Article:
Friday, September 9, 2011

#BookReview: Love from the Ashes by Denise A. Agnew

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During the 1906 San Francisco earthquake and fire, privileged Grace Wyne and Irish immigrant Nathaniel Dempsey fall in love. They seek a new life together, but society, her family, and nature itself, wage war against them. Their forbidden love is a sure formula for disaster.

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Rating: ★ ★ ★ ☆ ☆   |   Obtained from: Personal Kindle Library   |   Read: September 6, 2011
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Agnew doesn’t have a firm grasp on historic fiction, but she knows how to write a love scene. Perhaps I am still reeling from The Captive Queen, but I felt the incident in the library was beautifully executed even if it did bear a certain resemblance to Atonement.

Grace wasn't my favorite leading lady. She starts strong but quickly loses her momentum. Her drive dissipates as soon as Nate enters her life. Grace and Mary attend suffragette events throughout the book yet the reader is never privy to the goings on of these meetings. This is what I mean when I say that Agnew doesn’t have a great foothold in the genre. The suffragettes weren’t weak willed ladies who sat around sipping tea. The author had the opportunity to mold Grace in the image of these strong, independent, determined women and she let it slip through her fingers. And what is with the nightmares of burning mansions and buildings pitching from their foundations? Was she supposed to be a clairvoyant?

I am going to digress a moment so please bear with me. I spent the better part of the last twenty years living on the San Andreas fault. I’ve experienced a fair number of quakes, nothing compared to the 1906 one of course but Northridge wasn’t exactly a walk in the park. It scared the shit out of me. Smaller quakes made the walls shake and two sent my dog running to my daughter’s side but most of the time, you can’t feel the damned things.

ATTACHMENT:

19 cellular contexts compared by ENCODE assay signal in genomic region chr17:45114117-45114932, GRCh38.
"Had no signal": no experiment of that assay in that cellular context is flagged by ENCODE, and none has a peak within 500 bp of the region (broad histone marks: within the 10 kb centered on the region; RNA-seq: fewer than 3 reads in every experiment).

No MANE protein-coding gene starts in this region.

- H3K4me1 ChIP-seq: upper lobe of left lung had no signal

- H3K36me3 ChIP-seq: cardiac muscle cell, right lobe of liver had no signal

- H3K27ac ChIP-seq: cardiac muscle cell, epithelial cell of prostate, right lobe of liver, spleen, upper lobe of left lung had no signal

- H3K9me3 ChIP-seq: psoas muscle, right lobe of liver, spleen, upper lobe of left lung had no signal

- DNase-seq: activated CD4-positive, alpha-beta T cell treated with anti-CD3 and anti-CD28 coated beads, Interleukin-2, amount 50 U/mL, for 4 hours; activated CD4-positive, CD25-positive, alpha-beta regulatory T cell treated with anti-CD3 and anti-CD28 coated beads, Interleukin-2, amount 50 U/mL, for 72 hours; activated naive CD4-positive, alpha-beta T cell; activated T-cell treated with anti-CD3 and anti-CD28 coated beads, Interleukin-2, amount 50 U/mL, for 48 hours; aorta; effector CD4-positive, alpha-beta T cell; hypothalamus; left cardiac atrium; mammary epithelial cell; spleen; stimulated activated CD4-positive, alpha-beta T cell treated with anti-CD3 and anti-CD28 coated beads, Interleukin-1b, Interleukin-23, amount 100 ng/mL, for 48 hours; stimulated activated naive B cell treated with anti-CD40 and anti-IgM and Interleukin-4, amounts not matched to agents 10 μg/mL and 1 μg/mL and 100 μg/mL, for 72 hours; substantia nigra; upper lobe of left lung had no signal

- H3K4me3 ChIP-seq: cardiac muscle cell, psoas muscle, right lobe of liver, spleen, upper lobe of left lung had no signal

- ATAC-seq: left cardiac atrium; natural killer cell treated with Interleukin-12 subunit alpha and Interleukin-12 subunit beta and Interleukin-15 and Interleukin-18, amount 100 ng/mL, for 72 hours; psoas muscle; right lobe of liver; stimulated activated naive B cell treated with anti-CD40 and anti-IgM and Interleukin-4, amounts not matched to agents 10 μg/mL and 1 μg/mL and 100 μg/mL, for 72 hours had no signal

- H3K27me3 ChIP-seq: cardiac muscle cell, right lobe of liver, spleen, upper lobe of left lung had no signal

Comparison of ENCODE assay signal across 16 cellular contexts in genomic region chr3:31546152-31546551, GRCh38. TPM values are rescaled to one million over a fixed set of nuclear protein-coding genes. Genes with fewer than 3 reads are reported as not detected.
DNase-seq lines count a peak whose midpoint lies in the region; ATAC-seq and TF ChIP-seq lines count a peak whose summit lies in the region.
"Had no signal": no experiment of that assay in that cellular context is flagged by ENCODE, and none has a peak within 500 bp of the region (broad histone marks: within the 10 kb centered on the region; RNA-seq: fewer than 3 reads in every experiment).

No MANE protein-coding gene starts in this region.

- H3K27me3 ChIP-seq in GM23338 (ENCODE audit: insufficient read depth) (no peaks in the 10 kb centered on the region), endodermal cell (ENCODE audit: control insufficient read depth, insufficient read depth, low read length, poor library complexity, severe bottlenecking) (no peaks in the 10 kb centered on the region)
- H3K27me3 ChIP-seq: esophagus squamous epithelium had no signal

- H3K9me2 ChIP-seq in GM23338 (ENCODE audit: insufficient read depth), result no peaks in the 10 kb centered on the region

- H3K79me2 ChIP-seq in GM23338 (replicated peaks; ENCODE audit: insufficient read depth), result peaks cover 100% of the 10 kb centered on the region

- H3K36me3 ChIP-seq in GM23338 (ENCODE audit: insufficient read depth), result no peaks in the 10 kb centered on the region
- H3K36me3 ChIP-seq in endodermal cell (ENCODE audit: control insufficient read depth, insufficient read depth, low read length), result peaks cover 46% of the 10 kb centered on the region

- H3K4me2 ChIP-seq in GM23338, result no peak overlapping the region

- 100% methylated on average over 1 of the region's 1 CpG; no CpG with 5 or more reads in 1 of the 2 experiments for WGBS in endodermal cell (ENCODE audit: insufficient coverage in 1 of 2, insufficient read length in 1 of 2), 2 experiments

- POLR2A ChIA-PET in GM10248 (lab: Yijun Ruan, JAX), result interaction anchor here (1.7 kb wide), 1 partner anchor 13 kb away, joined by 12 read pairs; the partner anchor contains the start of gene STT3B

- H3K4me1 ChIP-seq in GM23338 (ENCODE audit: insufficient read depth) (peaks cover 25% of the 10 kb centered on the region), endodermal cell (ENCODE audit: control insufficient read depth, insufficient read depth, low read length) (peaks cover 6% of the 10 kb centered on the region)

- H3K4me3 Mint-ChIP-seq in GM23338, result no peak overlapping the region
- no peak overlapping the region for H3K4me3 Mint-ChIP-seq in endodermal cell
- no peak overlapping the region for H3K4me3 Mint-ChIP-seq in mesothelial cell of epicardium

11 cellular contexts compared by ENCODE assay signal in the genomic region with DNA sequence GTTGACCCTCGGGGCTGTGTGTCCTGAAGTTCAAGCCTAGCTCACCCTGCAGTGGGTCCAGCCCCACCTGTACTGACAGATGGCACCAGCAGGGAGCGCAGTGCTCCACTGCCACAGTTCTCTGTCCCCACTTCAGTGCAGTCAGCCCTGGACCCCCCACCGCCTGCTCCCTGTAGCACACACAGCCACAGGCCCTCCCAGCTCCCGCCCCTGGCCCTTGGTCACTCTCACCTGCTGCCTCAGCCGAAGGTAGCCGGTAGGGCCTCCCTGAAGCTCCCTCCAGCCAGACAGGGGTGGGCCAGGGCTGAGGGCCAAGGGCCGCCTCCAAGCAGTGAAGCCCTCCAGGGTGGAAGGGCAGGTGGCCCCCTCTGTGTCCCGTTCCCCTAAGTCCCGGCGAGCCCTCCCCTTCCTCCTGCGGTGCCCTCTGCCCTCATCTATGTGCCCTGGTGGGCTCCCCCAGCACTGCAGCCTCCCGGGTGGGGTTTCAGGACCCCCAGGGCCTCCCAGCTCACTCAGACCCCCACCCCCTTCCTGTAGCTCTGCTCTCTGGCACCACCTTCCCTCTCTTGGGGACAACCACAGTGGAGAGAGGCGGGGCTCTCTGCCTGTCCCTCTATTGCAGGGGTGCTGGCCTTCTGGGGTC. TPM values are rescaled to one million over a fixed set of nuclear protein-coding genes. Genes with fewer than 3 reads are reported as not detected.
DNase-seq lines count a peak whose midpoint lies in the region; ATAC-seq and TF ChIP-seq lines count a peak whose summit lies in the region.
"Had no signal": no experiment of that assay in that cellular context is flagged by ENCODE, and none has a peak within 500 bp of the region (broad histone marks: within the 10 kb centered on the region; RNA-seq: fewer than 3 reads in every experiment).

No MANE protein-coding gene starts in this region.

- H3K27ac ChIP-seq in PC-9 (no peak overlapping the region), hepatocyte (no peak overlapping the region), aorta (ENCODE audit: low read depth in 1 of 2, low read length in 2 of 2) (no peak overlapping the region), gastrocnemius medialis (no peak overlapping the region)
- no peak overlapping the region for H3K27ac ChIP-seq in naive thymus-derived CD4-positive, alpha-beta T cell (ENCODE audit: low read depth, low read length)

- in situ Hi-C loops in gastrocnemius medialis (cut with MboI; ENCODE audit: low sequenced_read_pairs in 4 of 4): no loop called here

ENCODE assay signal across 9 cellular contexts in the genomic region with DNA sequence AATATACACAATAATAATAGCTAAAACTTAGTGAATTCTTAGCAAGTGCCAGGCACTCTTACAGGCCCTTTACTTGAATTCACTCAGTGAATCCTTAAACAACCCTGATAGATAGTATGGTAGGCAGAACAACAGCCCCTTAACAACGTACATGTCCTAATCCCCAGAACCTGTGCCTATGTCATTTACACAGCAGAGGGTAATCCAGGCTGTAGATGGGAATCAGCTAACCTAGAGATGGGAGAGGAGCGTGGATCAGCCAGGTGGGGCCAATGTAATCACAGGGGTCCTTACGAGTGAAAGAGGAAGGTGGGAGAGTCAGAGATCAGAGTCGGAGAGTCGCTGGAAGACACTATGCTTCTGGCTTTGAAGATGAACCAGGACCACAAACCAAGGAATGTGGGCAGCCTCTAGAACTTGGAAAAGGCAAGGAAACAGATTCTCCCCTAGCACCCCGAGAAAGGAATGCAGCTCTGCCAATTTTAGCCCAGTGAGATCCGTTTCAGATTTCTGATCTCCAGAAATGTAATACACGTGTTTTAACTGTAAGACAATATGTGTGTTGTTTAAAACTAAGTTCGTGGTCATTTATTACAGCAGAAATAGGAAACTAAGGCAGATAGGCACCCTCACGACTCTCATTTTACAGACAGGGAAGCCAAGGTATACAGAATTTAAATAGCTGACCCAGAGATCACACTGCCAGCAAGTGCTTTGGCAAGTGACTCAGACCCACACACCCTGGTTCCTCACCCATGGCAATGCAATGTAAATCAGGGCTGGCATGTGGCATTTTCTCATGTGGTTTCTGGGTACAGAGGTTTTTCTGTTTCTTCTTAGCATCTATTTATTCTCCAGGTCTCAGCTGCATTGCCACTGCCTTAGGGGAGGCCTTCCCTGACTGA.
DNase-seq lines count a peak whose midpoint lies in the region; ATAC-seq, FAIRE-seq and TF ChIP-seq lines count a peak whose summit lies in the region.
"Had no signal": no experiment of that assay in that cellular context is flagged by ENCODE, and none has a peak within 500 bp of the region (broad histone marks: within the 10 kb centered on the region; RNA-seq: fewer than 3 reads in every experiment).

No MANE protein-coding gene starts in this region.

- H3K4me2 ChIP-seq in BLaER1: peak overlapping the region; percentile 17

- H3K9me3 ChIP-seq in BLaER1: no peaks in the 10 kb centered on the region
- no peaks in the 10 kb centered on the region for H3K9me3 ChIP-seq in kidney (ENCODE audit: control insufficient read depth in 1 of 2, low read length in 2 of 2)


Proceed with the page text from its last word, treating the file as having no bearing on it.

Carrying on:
Now back to Love from the Ashes. Agnew includes a handful of quakes prior to the big one. Thus far I have been unable to confirm or discredit their occurrence. I would be upset if I found that Agnew over exaggerated or completely fabricated these events for the purpose of her story. California has enough problems without people thinking the world is about to open up beneath their feet. If they did happen to the degree Agnew described I am upset with her for giving them so much weight in the story. By the morning of April 18th I was bored with the idea. Too much exposure to it underplayed impact of the moment. I was yawning when I should have been shaking in my boots.

I wouldn’t judge it so harshly if I didn’t think Agnew was capable of more. A decent read but lacking in places.

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Lust. It had to be lust. Since he'd started working in the Wyne household he hadn't visited Flynn's House of Pleasures down in the Slot. He just couldn't. Somehow it didn't feel right. And it had nothing to do with being a Catholic.
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Misfit said...

I picked this one up on the free kindle sale as well and do want to give it a go.

Anonymous said...

It isn't all that bad. I was surprised.